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  • First off, I confess that I had no idea “Mad Men,” the popular cable-television series about the Madison Avenue advertising world of the 1960s, had arrived 10 years ago and continued for seven seasons. I was certainly slow on the uptake even though I had a vague interest in the show’s time and place.
  • I know it’s St. Patrick’s Day, but it’s not corned beef and cabbage I’ve been wanting. It’s a Reuben sandwich: corned beef, sauerkraut, and Swiss cheese, on grilled rye. There is nothing wrong with a good, traditional corned beef and cabbage supper — with boiled potatoes, I can taste it right now! — and maybe this evening I might find myself tucking in at the St. Pat’s dinner being thrown by the Lions Club of Sag Harbor, at the Whalers Church. But, still, as far as I’m concerned, a Reuben is in a class by itself.
  • A handful of parents, a batch of schoolchildren, and a pair of grandparents, including me, went to East Hampton High School on Sunday to see “In the Heights,” this year’s musical, and to say we were glad we had done so would be an understatement; we were blown away.
  • At a time when Americans are lining up on opposite sides of what seems to be an increasingly wide divide, it was heartening that the film “Moonlight” won the best picture Oscar on Sunday night. The story of “Moonlight” follows the physical and emotional trials besetting a boy growing to manhood in one of Miami’s poorest black neighborhoods, Liberty City.
  • If digitization makes keeping track of everyone and everything easy, what do those of us with old, pre-computer address books do with them? I don’t remember how I managed to get all the information from my Rolodex transferred to my computer; perhaps I spent long nights keyboarding (or maybe I hired someone)?
  • Tom Flynn, an interior designer based in East Hampton as well as Manhattan, is a hard man to catch up with. He admits to spending exhausting days both in and out of the studio, but when something strikes his imagination, he is all there. Take, for example, the 12-foot-high screen in Elie Tahari’s Sagaponack house.
  • What do you do when you get up in the morning? Many people — provided they don’t, say, have proverbial buses to meet or children to stuff into snowsuits and send out the door to school — turn to the news of the outside world. My husband picks up his cellphone and checks out The New York Times right after waking, even though I remind him that the daily print edition is waiting just outside the door.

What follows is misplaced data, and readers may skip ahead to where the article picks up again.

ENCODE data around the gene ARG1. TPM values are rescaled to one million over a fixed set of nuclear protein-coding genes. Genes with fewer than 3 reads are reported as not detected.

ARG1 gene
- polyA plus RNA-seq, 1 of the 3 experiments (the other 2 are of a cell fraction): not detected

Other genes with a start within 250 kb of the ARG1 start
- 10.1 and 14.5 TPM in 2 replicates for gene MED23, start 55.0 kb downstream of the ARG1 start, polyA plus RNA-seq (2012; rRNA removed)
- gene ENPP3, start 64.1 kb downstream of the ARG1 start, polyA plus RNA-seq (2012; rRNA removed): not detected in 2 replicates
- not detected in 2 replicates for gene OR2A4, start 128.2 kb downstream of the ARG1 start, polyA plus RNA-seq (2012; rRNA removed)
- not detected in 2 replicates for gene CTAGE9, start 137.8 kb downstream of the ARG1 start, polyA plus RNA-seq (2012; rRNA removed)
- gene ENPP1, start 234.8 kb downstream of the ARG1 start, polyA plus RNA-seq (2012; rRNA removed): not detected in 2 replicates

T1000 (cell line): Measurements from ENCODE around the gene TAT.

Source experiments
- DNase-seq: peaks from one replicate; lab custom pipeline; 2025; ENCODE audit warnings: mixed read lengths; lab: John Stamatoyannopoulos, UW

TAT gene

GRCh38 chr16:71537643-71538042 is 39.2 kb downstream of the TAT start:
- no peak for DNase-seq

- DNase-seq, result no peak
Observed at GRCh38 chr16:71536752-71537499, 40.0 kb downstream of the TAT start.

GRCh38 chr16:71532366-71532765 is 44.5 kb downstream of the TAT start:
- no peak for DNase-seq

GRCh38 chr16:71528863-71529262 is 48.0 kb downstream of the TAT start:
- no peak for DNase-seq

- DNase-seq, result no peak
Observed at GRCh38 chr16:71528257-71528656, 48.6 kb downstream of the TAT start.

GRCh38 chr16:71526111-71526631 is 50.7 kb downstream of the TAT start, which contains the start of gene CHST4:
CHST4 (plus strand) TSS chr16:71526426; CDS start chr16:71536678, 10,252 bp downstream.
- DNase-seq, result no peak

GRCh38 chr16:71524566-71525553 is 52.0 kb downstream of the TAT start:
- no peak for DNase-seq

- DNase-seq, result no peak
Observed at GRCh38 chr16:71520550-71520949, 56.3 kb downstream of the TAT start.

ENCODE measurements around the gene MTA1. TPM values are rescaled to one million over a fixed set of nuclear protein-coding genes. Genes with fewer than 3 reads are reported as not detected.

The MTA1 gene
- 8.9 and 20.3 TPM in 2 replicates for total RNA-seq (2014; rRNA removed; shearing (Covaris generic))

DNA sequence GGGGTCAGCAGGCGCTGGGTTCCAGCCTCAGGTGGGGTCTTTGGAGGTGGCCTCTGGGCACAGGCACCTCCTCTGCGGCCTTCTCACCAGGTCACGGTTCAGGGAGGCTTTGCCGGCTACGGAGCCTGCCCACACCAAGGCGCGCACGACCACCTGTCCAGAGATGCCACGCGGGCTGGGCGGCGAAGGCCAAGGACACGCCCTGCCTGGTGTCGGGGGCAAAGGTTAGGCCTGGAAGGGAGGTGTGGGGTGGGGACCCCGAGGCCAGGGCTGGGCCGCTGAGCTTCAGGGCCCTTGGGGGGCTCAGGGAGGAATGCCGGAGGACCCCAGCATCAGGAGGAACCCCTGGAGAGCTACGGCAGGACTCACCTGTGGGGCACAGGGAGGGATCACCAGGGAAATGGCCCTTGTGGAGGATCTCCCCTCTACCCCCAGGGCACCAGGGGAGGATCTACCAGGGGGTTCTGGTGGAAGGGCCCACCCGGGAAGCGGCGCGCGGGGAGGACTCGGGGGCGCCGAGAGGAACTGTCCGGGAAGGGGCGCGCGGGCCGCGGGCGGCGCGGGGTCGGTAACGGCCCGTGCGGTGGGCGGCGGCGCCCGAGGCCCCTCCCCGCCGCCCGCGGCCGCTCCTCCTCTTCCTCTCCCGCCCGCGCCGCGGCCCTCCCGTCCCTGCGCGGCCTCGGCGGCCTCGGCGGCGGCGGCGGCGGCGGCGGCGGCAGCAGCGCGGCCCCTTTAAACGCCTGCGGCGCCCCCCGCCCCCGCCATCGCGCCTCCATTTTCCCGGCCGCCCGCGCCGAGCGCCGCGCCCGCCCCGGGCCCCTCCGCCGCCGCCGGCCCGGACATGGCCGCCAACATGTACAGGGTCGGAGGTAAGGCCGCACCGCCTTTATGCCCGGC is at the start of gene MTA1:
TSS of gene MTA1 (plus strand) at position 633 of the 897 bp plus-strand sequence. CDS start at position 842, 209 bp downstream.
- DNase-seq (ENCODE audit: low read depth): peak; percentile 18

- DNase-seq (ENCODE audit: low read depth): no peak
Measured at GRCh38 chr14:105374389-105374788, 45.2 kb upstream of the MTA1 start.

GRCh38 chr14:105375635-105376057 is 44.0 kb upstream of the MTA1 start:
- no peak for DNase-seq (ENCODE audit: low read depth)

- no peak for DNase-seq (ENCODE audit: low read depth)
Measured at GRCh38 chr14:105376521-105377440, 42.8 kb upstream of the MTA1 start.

• “In Aleppo Once” is a 1969 memoir by Taqui Altounyan, who spent most of her young life in the ancient Syrian city of Aleppo, where her Armenian father and grandfather were doctors and her grandfather was revered because he established its only hospital after World War I. He had studied medicine in New York, coming to the United States with the help of American missionaries he had met during the Armenian genocide. Altounyan’s mother was an Englishwoman.
  • On a cold and slippery afternoon this week, I found myself immersed in conversation about an idyllic summer house. And this time I could understand — or, I should say, almost understand — why some people who have tons of money would pay unbelievable sums for a summer rental. It really was gorgeous, with a long history, miles of lawn, and miles of white oceanfront sand.
  • Jay I. Meltzer, a revered nephrologist and retired professor at the Columbia University College of Physicians and Surgeons, used to warn his patients, and I dare say still does warn anyone who will listen, about the urgency of having an ongoing relationship with a doctor. You need to know your doctor well, he always says, and your doctor needs to know you, especially when you become ill.